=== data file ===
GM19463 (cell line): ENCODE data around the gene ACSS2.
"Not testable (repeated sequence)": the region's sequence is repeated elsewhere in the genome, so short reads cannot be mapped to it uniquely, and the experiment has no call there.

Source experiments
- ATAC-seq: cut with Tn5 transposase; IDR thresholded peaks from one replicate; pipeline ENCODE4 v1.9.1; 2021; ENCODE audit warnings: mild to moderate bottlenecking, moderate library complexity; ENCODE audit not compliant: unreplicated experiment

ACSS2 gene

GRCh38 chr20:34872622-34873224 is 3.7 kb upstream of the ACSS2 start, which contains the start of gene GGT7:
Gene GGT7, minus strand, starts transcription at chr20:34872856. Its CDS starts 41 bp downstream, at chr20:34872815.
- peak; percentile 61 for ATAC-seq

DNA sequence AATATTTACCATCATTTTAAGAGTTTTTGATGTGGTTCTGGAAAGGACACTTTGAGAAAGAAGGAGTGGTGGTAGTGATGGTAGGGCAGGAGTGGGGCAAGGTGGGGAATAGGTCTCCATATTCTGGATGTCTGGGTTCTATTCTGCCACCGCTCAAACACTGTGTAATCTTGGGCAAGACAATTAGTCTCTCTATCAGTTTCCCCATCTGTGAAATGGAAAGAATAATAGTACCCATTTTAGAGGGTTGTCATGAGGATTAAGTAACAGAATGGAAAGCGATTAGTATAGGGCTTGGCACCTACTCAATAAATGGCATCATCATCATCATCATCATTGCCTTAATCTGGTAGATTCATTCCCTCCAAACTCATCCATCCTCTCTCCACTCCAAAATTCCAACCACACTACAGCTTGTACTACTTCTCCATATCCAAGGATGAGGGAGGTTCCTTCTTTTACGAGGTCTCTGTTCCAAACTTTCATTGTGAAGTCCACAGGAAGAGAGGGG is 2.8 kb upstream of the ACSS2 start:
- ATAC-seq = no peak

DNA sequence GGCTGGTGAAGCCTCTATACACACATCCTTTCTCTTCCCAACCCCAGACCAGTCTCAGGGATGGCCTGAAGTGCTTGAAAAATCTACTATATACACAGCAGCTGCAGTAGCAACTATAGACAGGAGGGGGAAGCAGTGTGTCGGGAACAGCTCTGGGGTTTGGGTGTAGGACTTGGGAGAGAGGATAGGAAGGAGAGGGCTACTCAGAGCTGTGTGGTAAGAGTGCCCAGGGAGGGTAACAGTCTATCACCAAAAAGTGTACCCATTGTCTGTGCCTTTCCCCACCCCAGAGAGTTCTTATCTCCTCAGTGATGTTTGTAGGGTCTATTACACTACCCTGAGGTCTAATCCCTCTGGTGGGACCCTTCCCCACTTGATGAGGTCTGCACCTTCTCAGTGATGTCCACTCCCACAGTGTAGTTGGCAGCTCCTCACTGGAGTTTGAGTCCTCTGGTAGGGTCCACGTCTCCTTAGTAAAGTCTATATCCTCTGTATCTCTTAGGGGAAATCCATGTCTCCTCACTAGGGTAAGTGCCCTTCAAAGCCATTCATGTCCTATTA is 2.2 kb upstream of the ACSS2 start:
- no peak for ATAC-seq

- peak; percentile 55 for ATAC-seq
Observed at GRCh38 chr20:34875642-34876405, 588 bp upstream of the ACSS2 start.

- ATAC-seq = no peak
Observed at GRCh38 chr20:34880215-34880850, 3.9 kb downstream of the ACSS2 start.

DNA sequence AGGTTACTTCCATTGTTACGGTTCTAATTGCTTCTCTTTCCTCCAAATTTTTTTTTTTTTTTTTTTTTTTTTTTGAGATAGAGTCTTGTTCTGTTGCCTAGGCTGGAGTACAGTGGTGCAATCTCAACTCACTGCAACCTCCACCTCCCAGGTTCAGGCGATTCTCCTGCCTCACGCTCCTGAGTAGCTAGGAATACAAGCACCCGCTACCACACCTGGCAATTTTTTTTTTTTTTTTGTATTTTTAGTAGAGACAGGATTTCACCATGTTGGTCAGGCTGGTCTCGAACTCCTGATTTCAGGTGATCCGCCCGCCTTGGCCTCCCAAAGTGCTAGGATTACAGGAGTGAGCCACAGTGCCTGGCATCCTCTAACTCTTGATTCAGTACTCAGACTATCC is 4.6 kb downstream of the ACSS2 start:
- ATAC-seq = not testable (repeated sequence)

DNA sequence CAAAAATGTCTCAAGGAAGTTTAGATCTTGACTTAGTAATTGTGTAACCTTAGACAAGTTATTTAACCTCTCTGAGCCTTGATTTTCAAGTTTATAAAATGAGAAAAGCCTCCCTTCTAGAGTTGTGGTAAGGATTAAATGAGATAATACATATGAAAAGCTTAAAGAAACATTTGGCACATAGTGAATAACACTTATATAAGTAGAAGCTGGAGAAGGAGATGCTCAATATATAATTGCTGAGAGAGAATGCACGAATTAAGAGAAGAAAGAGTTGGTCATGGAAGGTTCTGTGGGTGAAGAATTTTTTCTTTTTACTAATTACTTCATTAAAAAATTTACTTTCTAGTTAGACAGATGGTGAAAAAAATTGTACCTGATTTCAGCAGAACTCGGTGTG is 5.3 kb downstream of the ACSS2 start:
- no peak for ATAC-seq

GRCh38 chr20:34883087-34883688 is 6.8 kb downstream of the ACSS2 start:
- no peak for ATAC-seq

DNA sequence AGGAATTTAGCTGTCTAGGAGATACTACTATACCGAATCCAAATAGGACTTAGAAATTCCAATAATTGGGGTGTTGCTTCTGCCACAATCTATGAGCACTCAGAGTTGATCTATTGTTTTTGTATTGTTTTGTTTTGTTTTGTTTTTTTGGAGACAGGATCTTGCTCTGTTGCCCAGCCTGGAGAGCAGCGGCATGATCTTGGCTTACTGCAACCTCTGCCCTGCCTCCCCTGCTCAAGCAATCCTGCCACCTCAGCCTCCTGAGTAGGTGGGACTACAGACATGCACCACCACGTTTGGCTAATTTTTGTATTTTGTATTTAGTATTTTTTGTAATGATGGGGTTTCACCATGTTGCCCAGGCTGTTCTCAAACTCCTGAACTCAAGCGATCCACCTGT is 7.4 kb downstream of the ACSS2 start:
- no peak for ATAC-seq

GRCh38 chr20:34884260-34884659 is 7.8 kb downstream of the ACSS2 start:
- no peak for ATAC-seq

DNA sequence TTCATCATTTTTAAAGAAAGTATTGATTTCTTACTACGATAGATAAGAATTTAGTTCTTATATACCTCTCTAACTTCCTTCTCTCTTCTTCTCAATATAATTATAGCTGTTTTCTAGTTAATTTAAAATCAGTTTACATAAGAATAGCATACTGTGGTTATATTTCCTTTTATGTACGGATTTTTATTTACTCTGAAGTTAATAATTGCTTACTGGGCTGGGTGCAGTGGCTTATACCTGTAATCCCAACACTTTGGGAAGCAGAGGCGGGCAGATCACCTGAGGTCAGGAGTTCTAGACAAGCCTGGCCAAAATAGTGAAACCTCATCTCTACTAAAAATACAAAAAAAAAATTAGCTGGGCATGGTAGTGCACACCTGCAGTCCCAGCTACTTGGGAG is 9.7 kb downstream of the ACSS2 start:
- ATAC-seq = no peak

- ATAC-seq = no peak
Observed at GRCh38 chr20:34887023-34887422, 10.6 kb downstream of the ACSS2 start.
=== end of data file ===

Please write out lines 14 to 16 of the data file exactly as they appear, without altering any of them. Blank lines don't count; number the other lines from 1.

Observed at GRCh38 chr20:34875642-34876405, 588 bp upstream of the ACSS2 start.

- ATAC-seq = no peak
Observed at GRCh38 chr20:34880215-34880850, 3.9 kb downstream of the ACSS2 start.